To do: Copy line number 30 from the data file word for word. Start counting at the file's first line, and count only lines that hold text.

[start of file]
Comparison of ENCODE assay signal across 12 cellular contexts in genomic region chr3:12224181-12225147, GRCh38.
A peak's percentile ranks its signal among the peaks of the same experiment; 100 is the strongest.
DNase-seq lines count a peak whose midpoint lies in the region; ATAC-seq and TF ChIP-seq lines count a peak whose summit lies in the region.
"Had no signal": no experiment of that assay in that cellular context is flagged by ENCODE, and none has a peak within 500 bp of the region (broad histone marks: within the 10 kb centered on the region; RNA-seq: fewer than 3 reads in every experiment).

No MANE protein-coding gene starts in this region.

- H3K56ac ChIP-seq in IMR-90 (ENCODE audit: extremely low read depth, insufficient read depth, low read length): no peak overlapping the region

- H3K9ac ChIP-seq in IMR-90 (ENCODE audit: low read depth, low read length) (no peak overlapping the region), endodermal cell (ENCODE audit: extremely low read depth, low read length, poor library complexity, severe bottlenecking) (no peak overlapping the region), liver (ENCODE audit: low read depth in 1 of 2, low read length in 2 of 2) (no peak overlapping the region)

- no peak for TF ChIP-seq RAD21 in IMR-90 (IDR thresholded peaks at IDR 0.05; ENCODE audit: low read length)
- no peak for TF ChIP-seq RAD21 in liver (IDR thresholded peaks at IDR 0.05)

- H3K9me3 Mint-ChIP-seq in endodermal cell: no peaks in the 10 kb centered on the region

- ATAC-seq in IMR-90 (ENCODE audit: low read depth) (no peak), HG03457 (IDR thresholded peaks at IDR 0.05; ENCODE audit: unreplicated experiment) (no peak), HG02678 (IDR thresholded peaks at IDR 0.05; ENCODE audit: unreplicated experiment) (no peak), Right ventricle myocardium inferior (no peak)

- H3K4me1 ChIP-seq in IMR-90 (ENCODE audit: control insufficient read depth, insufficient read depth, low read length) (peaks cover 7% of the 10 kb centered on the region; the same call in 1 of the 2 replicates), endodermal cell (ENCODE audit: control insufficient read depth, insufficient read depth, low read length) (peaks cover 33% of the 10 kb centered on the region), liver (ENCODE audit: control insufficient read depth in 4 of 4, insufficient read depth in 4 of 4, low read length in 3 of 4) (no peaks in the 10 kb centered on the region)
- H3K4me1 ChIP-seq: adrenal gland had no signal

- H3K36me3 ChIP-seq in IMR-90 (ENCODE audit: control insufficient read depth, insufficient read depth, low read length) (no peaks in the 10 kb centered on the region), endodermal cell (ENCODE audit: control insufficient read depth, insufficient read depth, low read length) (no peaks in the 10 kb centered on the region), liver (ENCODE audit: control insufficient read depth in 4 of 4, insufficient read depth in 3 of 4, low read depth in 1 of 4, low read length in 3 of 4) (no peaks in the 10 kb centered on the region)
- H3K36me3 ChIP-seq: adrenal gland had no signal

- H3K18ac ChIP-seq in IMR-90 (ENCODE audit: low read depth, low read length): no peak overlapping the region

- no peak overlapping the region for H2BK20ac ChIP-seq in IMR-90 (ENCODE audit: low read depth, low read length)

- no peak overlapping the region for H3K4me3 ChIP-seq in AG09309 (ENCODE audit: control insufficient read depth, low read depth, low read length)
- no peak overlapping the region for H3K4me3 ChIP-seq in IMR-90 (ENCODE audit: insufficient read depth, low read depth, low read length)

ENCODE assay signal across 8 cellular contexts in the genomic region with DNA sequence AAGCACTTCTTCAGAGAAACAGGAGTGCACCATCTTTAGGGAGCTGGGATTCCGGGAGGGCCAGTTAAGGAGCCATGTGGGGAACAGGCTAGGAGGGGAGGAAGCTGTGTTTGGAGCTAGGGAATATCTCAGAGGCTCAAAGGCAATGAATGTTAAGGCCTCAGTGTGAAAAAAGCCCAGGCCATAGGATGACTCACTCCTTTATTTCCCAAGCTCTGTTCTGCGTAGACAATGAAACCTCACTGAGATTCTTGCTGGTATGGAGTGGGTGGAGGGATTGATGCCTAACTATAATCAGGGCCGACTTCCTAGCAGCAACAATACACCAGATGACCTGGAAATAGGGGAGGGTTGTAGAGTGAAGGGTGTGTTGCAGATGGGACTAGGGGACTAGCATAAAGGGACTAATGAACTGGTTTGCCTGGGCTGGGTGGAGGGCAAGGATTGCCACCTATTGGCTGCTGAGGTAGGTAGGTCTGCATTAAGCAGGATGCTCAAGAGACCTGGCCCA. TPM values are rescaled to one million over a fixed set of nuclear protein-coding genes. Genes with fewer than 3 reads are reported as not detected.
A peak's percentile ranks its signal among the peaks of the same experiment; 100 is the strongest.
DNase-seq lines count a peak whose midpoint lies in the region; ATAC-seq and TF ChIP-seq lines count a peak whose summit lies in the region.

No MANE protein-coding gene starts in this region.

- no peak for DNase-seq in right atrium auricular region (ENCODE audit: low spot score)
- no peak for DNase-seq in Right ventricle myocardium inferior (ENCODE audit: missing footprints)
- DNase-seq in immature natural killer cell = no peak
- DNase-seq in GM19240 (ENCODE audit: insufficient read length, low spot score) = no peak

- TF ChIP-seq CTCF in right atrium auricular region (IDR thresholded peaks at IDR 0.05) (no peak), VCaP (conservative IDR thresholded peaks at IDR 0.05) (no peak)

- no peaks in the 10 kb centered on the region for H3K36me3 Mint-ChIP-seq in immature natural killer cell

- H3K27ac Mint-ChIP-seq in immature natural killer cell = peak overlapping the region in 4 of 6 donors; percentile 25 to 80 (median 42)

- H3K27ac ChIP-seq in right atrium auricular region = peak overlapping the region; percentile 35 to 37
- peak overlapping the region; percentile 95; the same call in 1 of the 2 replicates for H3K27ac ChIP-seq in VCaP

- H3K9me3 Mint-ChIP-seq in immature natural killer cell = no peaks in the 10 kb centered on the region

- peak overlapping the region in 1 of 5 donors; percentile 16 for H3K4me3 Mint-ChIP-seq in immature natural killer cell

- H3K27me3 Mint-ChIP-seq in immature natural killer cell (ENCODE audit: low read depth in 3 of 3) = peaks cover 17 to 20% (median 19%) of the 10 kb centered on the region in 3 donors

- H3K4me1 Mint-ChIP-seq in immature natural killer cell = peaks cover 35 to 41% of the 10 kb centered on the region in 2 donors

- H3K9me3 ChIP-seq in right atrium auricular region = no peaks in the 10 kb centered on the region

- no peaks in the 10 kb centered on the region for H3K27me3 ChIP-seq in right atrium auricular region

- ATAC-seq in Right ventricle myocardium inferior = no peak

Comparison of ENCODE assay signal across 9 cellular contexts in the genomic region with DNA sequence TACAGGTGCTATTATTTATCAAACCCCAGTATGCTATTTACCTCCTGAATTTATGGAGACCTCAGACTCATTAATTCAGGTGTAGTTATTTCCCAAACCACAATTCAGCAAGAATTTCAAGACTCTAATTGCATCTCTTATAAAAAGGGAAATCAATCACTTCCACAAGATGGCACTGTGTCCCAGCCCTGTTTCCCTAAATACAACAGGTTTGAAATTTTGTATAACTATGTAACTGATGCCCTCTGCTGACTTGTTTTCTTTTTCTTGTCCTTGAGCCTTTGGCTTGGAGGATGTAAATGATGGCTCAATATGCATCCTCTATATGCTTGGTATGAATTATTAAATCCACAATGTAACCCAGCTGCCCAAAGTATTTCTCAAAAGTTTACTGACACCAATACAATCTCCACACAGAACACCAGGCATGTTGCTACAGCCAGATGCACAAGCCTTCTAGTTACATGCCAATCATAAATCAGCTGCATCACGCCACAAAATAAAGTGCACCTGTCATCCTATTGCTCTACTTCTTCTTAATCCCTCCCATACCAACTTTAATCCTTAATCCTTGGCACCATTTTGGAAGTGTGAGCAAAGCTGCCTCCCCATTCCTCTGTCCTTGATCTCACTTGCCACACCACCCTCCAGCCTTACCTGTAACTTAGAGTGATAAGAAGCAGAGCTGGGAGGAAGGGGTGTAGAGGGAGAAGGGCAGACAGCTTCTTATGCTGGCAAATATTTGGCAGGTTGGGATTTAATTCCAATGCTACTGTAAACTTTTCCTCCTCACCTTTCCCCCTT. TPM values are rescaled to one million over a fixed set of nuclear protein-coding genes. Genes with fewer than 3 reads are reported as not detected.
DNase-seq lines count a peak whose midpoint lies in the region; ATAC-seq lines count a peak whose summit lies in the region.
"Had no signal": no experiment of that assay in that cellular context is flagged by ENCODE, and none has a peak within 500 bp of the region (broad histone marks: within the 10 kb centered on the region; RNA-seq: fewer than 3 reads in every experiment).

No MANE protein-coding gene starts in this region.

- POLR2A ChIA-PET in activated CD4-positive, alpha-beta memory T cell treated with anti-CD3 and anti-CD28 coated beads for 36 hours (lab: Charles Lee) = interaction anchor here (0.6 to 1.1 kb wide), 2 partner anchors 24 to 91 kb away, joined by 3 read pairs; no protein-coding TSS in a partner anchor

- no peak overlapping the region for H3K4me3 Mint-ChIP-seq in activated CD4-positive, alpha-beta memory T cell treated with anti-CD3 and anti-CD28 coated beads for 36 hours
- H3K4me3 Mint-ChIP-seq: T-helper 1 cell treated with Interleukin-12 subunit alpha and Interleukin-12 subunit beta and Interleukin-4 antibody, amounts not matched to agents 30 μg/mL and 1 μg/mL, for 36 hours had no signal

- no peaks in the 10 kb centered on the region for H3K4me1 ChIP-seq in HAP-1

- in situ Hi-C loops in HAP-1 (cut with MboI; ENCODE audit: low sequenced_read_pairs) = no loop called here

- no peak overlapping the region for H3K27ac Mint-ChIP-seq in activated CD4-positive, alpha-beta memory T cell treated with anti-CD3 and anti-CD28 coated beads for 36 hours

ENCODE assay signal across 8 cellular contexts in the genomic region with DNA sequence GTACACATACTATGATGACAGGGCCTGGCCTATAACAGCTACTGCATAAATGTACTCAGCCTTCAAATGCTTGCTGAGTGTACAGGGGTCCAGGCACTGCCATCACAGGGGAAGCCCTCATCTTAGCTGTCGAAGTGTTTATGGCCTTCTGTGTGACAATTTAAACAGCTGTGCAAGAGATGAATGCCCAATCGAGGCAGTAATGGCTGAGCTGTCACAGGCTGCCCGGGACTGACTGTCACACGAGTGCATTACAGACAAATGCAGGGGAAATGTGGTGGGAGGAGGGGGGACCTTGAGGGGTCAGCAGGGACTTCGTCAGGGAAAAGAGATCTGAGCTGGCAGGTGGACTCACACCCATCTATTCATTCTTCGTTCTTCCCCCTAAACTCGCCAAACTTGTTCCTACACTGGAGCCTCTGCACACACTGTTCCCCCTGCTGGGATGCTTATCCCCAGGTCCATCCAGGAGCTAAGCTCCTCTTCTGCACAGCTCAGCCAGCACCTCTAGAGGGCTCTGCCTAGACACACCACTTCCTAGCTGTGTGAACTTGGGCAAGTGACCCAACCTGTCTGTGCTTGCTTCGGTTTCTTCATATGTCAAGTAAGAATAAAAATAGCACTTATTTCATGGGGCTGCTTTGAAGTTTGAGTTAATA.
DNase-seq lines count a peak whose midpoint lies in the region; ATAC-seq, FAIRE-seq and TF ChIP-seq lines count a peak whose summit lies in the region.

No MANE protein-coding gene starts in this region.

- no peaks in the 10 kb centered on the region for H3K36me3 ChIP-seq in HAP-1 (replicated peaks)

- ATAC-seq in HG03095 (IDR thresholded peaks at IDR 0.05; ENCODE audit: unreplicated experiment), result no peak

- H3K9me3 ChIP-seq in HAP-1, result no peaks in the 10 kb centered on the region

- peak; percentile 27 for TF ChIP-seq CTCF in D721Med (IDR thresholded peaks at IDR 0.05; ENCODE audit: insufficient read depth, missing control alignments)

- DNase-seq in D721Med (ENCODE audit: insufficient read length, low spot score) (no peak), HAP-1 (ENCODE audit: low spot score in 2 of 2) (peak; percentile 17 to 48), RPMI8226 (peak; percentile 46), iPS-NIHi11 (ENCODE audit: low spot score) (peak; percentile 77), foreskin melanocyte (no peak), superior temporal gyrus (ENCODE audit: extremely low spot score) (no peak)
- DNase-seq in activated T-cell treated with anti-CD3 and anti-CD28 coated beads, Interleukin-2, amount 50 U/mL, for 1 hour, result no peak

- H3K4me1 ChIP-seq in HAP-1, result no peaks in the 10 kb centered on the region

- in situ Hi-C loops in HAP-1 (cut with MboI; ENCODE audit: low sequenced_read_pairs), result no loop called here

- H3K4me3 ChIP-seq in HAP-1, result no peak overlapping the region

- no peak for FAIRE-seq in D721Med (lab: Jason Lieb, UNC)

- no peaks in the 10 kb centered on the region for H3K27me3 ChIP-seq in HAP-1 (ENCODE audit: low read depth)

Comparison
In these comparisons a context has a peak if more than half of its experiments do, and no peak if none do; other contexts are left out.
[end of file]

- H3K27ac Mint-ChIP-seq in immature natural killer cell = peak overlapping the region in 4 of 6 donors; percentile 25 to 80 (median 42)